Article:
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Rose Levy Beranbaum Is Back With a New ‘Bible’

Rose Levy Beranbaum. Photograph by Ben Fink.

The first time I met the magnificent baker and cookbook author Rose Levy Beranbaum, she brought me a baggie of bread. It wasn’t long after 9/11, and Beranbaum was baking like mad, developing recipes for “The Bread Bible,” which would be published in the fall of 2003. I remember sitting together in a rather formal Midtown Manhattan restaurant, both of us rattled by recent events, and how immediately warm and funny Beranbaum was, opening the plastic bag and handing me slices to taste. I interviewed her at length for the article I was writing, and by the end of our meal I felt like we were old friends. I imagine most people come away feeling that way when they meet her.

Beranbaum’s books are a different story. They’re utterly exacting, relentlessly precise. Her recipes work because she leaves nothing to the reader’s imagination. And this has been a recipe for success. This fall, Houghton Mifflin Harcourt is publishing Beranbaum’s 10th cookbook, “The Baking Bible.” The author already won the International Association of Culinary Professionals Cookbook of the Year awards for both “The Cake Bible” and “Rose’s Heavenly Cakes,” and a James Beard Foundation Award for “Rose’s Christmas Cookies” — which, by the way, includes a fabulous rugelach recipe. “The Bread Bible” was a Publishers Weekly top ten book of the year.

Liza Schoenfein: We first met during a dark period in history, and you were madly baking bread. It’s so good to talk to you a lucky 13 years later, almost to the day.

Rose Levy Beranbaum: “The Bread Bible” was born on the date 9/11, in 2003, and it made me feel better about that horrible number. I was in the process of working on it when we met for lunch. I remember I had a lot of flour and I went through all of it, because baking was the only thing that made me feel better. And baking bread masked the horrible smell. We lived near the Twin Towers site. I remember there was no flour in the stores.

LS: The new book, “The Baking Bible,” feels like such a major undertaking. Not a cake bible, not a pie and pastry bible, but the whole shebang. What made you decide to take this wider approach?

RLB: Well, it was really inevitable, because I had done each subject as completely as I could, there were five or six years between each book, and in that time I traveled and I came up with new ideas, new ways of doing things. So for each different subject — cakes, pies, pastries, breads — I had a lot of new things to share. And people said they wanted a book with the different subjects under one cover. So I thought I would do something called Rose’s Heavenly Baking, and the publisher said no, it really should be “The Baking Bible.” Publishers have a dread of unwieldy, expensive-to-produce books, but since they were confident that this would sell and that it would be a classic, they agreed. When you open it, it lies flat because it’s stitched, so it won’t fall apart and so it’s easier to work with. The paper stock is heavy, so you don’t see through it. It’s gorgeous, but it’s not a coffee table book, it’s a workbook.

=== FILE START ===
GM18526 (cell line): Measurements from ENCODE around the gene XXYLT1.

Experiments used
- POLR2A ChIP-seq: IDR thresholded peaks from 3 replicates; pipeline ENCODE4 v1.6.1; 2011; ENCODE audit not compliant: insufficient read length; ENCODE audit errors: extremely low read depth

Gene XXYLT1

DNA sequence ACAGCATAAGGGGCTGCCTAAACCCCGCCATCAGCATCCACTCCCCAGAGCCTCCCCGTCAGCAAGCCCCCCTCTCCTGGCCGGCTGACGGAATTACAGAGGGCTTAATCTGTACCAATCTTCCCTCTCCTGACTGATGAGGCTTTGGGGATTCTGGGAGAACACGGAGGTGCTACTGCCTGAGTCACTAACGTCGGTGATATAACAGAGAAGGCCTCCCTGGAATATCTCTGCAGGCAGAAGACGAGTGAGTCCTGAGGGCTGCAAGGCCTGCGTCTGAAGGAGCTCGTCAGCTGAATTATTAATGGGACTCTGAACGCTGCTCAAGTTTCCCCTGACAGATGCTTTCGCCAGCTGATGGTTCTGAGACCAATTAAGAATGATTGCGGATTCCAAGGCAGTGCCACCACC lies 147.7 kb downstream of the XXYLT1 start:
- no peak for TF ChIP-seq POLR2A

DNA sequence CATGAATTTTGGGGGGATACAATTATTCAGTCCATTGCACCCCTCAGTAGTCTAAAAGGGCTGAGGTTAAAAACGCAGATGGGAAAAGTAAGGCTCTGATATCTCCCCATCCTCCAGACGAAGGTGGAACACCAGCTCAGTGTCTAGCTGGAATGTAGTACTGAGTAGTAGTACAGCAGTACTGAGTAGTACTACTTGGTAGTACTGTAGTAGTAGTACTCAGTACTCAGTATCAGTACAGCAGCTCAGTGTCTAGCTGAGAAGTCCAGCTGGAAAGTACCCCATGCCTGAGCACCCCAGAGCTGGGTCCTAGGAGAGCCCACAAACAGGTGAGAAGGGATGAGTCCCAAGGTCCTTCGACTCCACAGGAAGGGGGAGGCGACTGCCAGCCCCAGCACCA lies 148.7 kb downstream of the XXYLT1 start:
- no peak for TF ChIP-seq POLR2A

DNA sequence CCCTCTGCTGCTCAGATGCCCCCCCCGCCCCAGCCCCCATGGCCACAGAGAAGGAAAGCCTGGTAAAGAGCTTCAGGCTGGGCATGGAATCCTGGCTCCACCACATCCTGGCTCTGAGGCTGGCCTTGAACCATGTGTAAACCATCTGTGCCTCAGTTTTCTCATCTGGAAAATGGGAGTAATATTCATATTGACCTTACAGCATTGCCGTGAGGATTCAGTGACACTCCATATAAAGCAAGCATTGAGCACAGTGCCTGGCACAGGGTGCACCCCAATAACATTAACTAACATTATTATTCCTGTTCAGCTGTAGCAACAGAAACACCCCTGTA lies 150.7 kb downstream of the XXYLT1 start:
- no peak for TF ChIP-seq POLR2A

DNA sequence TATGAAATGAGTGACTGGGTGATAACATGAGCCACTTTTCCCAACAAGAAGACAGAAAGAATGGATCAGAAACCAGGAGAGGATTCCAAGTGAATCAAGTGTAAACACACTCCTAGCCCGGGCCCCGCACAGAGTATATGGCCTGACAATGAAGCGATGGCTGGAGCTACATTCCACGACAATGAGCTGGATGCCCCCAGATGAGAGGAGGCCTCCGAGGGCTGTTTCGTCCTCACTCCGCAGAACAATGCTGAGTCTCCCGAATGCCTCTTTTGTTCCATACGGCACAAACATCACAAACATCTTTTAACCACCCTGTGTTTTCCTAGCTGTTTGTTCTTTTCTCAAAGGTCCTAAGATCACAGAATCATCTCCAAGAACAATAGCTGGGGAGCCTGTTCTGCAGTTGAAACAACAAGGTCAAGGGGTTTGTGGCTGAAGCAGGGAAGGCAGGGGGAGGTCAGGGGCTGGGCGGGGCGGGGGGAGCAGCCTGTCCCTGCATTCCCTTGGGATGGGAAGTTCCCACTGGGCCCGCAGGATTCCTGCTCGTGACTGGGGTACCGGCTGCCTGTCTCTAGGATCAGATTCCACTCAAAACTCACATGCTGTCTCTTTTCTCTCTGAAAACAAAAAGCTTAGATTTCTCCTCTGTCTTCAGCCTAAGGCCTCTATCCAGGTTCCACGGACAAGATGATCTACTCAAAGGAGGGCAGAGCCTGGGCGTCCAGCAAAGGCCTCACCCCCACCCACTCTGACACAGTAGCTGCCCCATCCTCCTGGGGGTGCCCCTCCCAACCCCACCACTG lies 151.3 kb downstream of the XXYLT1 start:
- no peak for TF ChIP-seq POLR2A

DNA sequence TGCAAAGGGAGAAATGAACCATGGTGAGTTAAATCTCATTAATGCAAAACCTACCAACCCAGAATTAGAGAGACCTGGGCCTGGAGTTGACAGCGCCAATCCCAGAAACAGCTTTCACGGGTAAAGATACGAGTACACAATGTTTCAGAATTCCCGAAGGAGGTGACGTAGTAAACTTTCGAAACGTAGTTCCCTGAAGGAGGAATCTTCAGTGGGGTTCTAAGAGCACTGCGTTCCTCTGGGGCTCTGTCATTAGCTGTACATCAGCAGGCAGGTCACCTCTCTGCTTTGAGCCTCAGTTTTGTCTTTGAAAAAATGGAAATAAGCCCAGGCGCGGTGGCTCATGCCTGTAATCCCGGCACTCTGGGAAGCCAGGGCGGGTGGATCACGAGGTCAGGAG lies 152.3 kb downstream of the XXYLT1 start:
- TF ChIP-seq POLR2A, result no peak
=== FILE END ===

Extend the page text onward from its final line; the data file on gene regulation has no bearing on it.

LS: Your books are extraordinarily detailed guides. You leave almost nothing to chance. When you say, “scrape down the sides of the cake pan,” you also say what type of knife to use and at what angle the blade should start out. Why don’t all baking books do that? I feel very safe baking with your books, because my questions are answered before I even have them. Is that the intention?

RLB: That’s the center of my heart. That’s exactly who I am; how I feel. But believe it or not, I still get questions from readers.

LS: Why do you offer both weight and volume measures and both standard and metric measures?

RLB: I bake by grams myself. If you bake by ounces, you have to round the numbers. So you would have to use the nearest quarter-ounce. You can imagine how precise you can be with grams. I always weigh my ingredients, but the thing is that I like volume, too, because when I get the measuring cup I want to know what size cup I need. So I don’t want to get out something too big or too small. I didn’t grow up using weight. (In fact, I didn’t grow up baking at all.) So I think it’s useful to give volume. I’d like people to step gracefully and quickly into weighing.